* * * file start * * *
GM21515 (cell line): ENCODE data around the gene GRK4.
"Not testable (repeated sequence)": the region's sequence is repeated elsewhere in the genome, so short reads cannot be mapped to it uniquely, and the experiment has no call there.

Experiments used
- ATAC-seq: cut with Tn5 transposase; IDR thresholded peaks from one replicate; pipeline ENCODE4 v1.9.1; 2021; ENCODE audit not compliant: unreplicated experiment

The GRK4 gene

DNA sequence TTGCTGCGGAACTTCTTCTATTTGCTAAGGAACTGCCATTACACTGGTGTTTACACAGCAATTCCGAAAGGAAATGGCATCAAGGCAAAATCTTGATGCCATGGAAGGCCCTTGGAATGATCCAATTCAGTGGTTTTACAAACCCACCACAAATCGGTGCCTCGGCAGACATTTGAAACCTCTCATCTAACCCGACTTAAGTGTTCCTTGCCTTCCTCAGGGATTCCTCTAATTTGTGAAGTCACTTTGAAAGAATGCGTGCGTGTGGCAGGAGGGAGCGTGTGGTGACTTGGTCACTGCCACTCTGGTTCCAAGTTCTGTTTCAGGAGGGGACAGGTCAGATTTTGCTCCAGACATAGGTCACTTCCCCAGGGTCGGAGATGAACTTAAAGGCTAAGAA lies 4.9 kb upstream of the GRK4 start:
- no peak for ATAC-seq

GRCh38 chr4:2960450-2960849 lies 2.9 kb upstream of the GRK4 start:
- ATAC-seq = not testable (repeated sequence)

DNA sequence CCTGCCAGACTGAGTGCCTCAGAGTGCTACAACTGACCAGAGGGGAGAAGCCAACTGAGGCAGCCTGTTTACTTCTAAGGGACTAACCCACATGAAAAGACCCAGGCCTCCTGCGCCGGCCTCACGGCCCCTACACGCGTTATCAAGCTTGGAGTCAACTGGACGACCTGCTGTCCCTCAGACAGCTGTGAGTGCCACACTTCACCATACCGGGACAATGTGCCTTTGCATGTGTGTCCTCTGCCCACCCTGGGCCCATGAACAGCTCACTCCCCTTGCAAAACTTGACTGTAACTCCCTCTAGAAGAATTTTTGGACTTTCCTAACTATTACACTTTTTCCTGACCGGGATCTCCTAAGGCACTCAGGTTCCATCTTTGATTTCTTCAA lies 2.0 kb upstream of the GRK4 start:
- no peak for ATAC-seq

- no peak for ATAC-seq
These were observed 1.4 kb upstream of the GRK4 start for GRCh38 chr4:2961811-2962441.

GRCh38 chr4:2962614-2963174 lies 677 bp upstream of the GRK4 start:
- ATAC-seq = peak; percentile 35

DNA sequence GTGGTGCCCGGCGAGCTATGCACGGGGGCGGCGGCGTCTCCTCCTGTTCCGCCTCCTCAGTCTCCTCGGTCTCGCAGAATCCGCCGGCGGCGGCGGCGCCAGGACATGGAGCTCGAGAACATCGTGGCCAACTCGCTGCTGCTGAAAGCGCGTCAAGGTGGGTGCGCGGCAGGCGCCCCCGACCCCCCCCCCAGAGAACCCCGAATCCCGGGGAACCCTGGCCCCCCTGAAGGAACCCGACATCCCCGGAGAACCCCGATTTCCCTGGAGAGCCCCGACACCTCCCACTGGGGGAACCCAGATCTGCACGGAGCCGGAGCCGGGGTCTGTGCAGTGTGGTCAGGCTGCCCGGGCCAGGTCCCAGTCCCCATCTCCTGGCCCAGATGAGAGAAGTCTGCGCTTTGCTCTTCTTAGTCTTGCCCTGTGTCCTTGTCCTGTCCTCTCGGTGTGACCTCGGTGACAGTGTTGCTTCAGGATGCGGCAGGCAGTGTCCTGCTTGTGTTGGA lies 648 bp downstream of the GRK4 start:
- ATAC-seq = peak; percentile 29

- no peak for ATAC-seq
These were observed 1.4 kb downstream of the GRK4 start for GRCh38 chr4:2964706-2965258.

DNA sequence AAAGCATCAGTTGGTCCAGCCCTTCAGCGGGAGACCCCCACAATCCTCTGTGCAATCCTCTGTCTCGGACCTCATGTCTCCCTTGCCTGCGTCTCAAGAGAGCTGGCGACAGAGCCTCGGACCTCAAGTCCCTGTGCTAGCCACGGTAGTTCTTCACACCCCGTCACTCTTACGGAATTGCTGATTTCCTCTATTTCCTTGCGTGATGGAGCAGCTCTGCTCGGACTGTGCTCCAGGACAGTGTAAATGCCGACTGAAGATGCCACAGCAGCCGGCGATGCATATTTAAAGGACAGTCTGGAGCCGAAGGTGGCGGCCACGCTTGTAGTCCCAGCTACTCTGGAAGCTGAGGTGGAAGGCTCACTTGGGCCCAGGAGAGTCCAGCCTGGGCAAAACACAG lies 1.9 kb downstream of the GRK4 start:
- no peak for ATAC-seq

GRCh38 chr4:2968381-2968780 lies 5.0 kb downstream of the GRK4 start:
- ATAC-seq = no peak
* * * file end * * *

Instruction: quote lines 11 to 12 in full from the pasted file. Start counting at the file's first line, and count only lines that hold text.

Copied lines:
- no peak for ATAC-seq

- no peak for ATAC-seq